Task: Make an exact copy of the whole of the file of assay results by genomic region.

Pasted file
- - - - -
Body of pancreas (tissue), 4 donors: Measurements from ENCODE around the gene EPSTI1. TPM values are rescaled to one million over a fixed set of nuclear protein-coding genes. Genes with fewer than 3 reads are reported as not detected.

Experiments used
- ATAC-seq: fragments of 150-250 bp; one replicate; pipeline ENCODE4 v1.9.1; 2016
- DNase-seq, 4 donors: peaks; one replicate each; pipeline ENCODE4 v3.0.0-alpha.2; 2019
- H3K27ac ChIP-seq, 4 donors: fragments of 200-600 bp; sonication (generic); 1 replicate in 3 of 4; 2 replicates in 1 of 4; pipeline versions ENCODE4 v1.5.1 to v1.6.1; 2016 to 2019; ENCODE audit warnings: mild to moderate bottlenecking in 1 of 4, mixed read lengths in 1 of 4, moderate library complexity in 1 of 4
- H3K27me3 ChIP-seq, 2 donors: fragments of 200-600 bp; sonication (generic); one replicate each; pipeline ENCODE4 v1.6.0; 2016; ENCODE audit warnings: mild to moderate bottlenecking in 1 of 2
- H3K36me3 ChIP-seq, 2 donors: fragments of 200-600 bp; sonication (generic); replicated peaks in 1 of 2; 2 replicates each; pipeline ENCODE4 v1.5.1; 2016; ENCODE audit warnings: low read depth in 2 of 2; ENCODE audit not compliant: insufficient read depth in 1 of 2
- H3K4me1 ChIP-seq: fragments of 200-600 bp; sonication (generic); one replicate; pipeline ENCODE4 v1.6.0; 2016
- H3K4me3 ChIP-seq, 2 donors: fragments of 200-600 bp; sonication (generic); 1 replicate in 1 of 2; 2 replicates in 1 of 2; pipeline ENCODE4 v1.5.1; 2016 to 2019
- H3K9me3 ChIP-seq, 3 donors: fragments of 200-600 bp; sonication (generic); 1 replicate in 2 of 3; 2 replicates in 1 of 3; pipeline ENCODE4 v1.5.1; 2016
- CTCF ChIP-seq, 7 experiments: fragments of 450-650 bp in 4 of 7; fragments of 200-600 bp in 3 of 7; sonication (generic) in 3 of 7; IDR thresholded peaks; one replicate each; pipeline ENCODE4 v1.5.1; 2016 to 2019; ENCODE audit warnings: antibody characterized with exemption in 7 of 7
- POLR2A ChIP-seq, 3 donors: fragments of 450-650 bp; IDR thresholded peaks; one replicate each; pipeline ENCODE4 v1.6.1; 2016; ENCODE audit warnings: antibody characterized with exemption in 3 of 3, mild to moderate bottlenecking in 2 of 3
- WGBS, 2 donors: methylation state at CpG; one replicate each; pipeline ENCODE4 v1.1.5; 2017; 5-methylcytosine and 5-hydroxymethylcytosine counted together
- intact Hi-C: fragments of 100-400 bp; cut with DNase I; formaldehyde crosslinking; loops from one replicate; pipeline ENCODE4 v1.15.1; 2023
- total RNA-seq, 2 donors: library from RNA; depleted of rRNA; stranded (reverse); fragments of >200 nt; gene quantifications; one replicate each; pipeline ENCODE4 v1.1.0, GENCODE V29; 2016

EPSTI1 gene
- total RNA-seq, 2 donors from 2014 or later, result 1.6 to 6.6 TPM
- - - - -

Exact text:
Body of pancreas (tissue), 4 donors: Measurements from ENCODE around the gene EPSTI1. TPM values are rescaled to one million over a fixed set of nuclear protein-coding genes. Genes with fewer than 3 reads are reported as not detected.

Experiments used
- ATAC-seq: fragments of 150-250 bp; one replicate; pipeline ENCODE4 v1.9.1; 2016
- DNase-seq, 4 donors: peaks; one replicate each; pipeline ENCODE4 v3.0.0-alpha.2; 2019
- H3K27ac ChIP-seq, 4 donors: fragments of 200-600 bp; sonication (generic); 1 replicate in 3 of 4; 2 replicates in 1 of 4; pipeline versions ENCODE4 v1.5.1 to v1.6.1; 2016 to 2019; ENCODE audit warnings: mild to moderate bottlenecking in 1 of 4, mixed read lengths in 1 of 4, moderate library complexity in 1 of 4
- H3K27me3 ChIP-seq, 2 donors: fragments of 200-600 bp; sonication (generic); one replicate each; pipeline ENCODE4 v1.6.0; 2016; ENCODE audit warnings: mild to moderate bottlenecking in 1 of 2
- H3K36me3 ChIP-seq, 2 donors: fragments of 200-600 bp; sonication (generic); replicated peaks in 1 of 2; 2 replicates each; pipeline ENCODE4 v1.5.1; 2016; ENCODE audit warnings: low read depth in 2 of 2; ENCODE audit not compliant: insufficient read depth in 1 of 2
- H3K4me1 ChIP-seq: fragments of 200-600 bp; sonication (generic); one replicate; pipeline ENCODE4 v1.6.0; 2016
- H3K4me3 ChIP-seq, 2 donors: fragments of 200-600 bp; sonication (generic); 1 replicate in 1 of 2; 2 replicates in 1 of 2; pipeline ENCODE4 v1.5.1; 2016 to 2019
- H3K9me3 ChIP-seq, 3 donors: fragments of 200-600 bp; sonication (generic); 1 replicate in 2 of 3; 2 replicates in 1 of 3; pipeline ENCODE4 v1.5.1; 2016
- CTCF ChIP-seq, 7 experiments: fragments of 450-650 bp in 4 of 7; fragments of 200-600 bp in 3 of 7; sonication (generic) in 3 of 7; IDR thresholded peaks; one replicate each; pipeline ENCODE4 v1.5.1; 2016 to 2019; ENCODE audit warnings: antibody characterized with exemption in 7 of 7
- POLR2A ChIP-seq, 3 donors: fragments of 450-650 bp; IDR thresholded peaks; one replicate each; pipeline ENCODE4 v1.6.1; 2016; ENCODE audit warnings: antibody characterized with exemption in 3 of 3, mild to moderate bottlenecking in 2 of 3
- WGBS, 2 donors: methylation state at CpG; one replicate each; pipeline ENCODE4 v1.1.5; 2017; 5-methylcytosine and 5-hydroxymethylcytosine counted together
- intact Hi-C: fragments of 100-400 bp; cut with DNase I; formaldehyde crosslinking; loops from one replicate; pipeline ENCODE4 v1.15.1; 2023
- total RNA-seq, 2 donors: library from RNA; depleted of rRNA; stranded (reverse); fragments of >200 nt; gene quantifications; one replicate each; pipeline ENCODE4 v1.1.0, GENCODE V29; 2016

EPSTI1 gene
- total RNA-seq, 2 donors from 2014 or later, result 1.6 to 6.6 TPM